Meanwhile China Institute of Contemporary International Relations, deputy director Wang Shuo said Scottish independence would "establish a bad precedent" whilst the Global Times said "any step towards separatism can provoke a chain reaction" [Telegraph].

Spanish worries

It's not just China who is worried about the Scottish referendum. The independence debate has sparked discussions in Spain where Catalonia has sought independence for many years.

Some 1.8 million separatists in northeastern Spain have staged mass protests across Catalonia to demand a secession vote deemed illegal by Spanish government. "The UK is willing to let Scotland vote and Catalonia is refused that right by the Spanish," says Liz Castro, an author and publisher who divides her time between Massachusetts and Barcelona. "Catalans look to the Scotland-UK question with a sense of envy and admiration."

Despite the protests, a 'Yes' vote in Scotland won't change anything since the Spanish Government will maintain that the Constitution prohibits any consultation or referendum in an autonomous community [Telegraph / Guardian / US Today]

Other separatist movements

Europe has dozens of separatist movements and it is possible that some could stir should the Scottish referendum swing towards independence. In the far west of England there exists a strong nationalistic movement seeking the devolution of Cornwall from the rest of the UK.

Across the rest of Asia as well as China, separatist may become more emboldened. There are dozens of regions disputed by separatists, nationalists and state bodies. The same is true in Africa, North and South America and other parts of the world

In some countries, such as China, independence campaigners will simply be beaten back. In others they will simply be ignored. But Scottish devolution has already ignited the touchpaper and it will be hard to extinguish the flame.

tvnewswatch, London, UK

Wednesday, September 10, 2014

Many questions unanswered in Scottish independence debate

With only ten days to go before Scotland decides on its future as either an independent state or part of a "family of nations", the UK's party leaders dropped into Scotland in attempt to boost the No vote.

Prime Minister David Cameron as well as Labour leader Ed Miliband abandoned their weekly prime minister's questions clash to fly north. Deputy Prime Minister Nick Clegg also followed prompting First Minister Alex Salmond to call them the "Three Amigos".

In what appeared to be a last ditch attempt to turn things around, the Westminster troop needed to seize the initiative and persuade the Yes camp that Scottish independence would not be good either for Scotland or the UK as a whole.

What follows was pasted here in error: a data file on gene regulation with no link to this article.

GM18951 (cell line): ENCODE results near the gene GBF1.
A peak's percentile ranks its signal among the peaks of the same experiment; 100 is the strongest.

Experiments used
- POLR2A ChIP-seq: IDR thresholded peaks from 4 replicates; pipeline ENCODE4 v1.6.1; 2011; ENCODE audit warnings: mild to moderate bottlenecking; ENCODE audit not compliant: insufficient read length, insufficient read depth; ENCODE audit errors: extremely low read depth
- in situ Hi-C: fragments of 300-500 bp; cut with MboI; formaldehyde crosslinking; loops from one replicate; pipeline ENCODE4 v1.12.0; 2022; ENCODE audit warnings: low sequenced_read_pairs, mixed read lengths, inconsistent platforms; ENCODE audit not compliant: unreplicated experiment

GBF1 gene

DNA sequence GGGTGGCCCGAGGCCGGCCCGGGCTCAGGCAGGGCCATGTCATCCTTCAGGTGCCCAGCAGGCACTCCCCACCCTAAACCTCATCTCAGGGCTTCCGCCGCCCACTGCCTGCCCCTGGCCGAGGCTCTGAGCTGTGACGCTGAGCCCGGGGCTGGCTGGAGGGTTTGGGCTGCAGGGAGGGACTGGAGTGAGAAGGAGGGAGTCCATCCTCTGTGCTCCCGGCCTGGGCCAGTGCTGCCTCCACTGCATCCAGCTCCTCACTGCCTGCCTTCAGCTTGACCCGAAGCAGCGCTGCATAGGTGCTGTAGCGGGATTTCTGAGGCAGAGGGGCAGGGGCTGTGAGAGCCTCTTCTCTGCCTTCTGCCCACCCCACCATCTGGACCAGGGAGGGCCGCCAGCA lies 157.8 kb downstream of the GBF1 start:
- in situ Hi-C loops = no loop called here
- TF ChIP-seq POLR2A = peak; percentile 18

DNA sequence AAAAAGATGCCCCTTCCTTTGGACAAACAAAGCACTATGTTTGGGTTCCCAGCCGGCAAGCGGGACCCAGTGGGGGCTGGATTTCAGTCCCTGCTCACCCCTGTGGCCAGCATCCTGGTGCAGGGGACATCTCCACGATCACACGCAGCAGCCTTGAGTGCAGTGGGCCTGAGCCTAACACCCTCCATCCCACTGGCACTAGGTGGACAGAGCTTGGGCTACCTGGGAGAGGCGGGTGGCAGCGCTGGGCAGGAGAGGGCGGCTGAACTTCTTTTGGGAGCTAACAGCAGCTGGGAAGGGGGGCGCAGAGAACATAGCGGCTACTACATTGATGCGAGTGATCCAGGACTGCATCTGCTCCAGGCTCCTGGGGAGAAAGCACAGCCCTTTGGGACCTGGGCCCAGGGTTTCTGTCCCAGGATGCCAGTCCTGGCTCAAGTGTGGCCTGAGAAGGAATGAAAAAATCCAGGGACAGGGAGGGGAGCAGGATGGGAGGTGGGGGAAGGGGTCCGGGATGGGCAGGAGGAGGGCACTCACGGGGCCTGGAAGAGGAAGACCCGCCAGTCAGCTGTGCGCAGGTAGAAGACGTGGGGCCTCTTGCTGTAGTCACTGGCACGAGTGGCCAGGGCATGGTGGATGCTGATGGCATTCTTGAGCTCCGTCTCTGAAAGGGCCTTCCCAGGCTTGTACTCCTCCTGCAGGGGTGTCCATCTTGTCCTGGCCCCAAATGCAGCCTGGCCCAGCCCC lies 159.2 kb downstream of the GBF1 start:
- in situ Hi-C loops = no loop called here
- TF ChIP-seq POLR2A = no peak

Amongst the nationalist camp there is a rejection of assertions that Scotland would be unable to go it alone. Indeed many appear to be ignoring or glossing over fundamental issues.

Salmond self has evaded questions or given woolly answers concerning issues such as the future of the Scottish currency, defence, NATO membership and even border controls.

Writing in The Times, Sir John Major said the repercussion of Scottish independence would be profound. "I believe Scotland and the whole of the UK as a whole would be damaged."

"The UK would be weaker in every international body and, most damagingly, within the European Union. Our chance of reforming the EU would be diminished, and the risk of our exit from it enhanced."

Scotland too would face major challenges.

Memberships

As Salmond maintains, Scotland would be able to become a part of the EU. However, the current policy of the European Commission, as set out by its last president, José Manuel Durão Barroso, is that an independent Scotland would have to apply to join the EU. The Scottish government disagrees since it believes its membership would be continuous. It denies Scotland would be forced, as new nations are, to join the euro. The current consensus among EU member states is that Barroso is correct in his assertion, but it remains to be seen.

Scotland's independence would result in it no longer being a part of NATO. Whilst it could apply to join NATO, it would need to commit to spending 2% of its GDP annually on defence, reversing the defence cut it has promised to make after independence.

England would also face dilemmas concerning its significant military presence in Scotland. There are a number of submarine, navy and other military bases which may well be forced to head south, at great cost to the rest of the Union.

Currency issues